The cpp utility is a macro preprocessor that is used automatically by the C compiler to transform your program before actual compilation. cpp provides four separate facilities that you can use as you see fit:
Inclusion of header files. These are files of declarations that can be substituted into your program.
Macro expansion. You can define macros that cpp then replaces with their definitions throughout the program.
Conditional compilation. Using special preprocessing directives, you can include or exclude parts of the program according to various conditions.
Line control. If you use a program to combine or rearrange source files into an intermediate file which is then compiled, you can use line control to inform the compiler of where each source line originally came from.
The cpp utility provides a superset of the features of ANSI Standard C.
In many cases, you do not need to invoke cpp directly; the C compilers does it automatically. However, cpp is sometimes useful on its own.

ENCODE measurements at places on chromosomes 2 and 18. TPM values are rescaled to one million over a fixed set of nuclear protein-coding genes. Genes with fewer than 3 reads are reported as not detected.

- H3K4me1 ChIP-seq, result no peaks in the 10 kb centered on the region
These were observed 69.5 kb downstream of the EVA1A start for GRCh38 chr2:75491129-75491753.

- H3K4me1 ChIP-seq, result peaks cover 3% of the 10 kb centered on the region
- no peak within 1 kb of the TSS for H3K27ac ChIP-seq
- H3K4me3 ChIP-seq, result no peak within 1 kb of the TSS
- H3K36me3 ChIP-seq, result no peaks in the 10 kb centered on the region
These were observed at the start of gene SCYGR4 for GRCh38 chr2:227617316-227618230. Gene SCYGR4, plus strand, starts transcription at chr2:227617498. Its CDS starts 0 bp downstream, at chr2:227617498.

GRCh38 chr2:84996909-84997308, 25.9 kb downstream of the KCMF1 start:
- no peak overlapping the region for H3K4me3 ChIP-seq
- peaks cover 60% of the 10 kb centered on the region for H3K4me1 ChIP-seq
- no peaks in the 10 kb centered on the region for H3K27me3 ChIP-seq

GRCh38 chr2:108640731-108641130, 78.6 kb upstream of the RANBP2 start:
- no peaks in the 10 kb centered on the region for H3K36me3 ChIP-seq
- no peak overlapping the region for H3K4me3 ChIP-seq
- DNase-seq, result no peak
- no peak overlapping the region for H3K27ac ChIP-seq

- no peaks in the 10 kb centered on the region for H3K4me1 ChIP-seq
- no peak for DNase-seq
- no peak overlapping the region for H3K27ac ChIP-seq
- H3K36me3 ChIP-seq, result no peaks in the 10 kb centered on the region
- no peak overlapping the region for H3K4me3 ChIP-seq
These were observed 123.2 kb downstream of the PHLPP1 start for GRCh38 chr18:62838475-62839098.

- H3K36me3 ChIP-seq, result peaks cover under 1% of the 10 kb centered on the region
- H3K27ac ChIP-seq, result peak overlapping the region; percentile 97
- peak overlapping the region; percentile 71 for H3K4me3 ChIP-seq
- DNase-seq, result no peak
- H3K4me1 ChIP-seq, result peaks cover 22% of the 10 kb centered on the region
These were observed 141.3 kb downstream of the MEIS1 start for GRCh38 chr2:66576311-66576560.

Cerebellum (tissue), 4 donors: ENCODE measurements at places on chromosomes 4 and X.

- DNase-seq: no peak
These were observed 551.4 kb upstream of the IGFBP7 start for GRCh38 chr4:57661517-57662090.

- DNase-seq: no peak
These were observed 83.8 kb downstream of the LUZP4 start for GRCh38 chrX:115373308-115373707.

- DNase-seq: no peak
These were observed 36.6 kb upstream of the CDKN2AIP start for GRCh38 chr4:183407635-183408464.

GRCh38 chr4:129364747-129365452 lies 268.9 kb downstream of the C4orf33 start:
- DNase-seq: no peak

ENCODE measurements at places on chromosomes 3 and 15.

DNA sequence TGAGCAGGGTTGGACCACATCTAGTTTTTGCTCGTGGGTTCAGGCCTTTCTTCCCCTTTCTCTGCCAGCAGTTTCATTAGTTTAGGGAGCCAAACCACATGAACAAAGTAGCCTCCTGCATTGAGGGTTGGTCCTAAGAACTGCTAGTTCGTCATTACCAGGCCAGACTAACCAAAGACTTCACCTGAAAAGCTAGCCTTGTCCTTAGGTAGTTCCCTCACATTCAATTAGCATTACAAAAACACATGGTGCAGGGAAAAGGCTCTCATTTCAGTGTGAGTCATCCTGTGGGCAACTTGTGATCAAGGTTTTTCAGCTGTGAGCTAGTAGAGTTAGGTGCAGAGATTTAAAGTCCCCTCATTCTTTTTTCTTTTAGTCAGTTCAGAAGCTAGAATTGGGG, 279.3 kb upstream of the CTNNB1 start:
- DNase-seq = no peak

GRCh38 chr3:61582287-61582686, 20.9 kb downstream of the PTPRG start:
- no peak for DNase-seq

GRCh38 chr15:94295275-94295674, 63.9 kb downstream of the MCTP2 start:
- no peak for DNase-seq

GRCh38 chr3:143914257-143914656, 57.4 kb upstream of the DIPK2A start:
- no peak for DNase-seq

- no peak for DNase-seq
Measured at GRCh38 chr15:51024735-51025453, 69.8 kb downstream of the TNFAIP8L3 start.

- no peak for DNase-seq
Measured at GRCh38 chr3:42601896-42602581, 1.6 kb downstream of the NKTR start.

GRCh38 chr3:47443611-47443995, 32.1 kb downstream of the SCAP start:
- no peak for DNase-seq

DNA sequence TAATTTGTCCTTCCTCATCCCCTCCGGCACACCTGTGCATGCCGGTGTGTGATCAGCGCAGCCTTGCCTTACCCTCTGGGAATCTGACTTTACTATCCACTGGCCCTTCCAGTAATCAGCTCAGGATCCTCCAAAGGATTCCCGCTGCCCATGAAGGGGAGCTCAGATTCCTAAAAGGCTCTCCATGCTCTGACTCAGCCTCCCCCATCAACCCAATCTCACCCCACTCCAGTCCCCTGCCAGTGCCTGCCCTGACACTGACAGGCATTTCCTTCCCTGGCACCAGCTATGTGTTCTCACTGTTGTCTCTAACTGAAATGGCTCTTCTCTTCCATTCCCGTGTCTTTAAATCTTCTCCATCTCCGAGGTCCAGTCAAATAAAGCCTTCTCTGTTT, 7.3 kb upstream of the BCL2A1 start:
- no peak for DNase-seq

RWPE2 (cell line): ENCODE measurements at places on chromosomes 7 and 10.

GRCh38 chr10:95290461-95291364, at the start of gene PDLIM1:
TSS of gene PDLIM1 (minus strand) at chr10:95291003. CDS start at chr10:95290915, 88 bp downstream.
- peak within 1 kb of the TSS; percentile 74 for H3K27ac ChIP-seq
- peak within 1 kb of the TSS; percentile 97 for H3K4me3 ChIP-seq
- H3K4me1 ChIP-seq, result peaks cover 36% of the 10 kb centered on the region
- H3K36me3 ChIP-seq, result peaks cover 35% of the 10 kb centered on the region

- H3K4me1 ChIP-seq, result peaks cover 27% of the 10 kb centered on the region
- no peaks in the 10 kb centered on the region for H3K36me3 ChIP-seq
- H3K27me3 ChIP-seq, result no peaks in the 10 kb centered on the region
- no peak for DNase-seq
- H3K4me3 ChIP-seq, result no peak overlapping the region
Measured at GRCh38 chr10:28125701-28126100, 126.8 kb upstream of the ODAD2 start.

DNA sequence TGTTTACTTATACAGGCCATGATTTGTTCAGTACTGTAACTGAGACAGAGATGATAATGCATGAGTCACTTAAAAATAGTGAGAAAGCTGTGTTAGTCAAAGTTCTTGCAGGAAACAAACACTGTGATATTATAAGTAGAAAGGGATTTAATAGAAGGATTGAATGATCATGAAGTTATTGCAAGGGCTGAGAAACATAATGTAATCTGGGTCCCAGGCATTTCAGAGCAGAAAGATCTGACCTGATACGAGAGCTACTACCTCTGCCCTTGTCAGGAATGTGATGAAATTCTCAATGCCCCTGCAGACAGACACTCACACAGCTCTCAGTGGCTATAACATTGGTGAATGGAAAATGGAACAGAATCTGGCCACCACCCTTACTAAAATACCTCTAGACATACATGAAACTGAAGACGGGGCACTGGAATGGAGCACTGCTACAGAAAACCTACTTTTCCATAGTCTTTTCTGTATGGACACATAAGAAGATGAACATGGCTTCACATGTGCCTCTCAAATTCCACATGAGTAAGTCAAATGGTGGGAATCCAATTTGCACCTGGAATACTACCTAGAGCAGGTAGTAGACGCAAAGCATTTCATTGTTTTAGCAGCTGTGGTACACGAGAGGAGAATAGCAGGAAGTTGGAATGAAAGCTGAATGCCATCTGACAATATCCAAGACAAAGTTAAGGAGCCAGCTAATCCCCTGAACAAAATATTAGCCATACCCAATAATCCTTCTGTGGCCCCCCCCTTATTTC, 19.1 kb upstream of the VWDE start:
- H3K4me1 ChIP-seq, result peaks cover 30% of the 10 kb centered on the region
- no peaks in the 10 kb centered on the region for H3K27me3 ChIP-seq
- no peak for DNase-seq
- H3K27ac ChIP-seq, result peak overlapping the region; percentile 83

cpp expects a file name, infile, as
an argument. It reads infile together with any other files
specified with #include within infile.
The processed output for these input files is written to the standard
output unless the
Using the cpp utility is not the same as using
cc with the
passes comments through to the output file. This allows the cpp output to be used as the input to a program such as lint that expects commands embedded in specially-formatted comments.
defines the name as if the program included:
#define name value
at the start of the first file. If =value is omitted, name is defined as having the value 1. If you use multiple
-Doptions to define name more than once, the rightmost definition is the one used.
On non-UNIX systems, all alphabetic text is forced to uppercase.
does not output the results of preprocessing, but instead outputs a list of #define directives for all the macros defined during the execution of cpp, including predefined macros. This gives you a way to find out what is predefined in your version of cpp. For example, assuming you have no file foo.h, the command: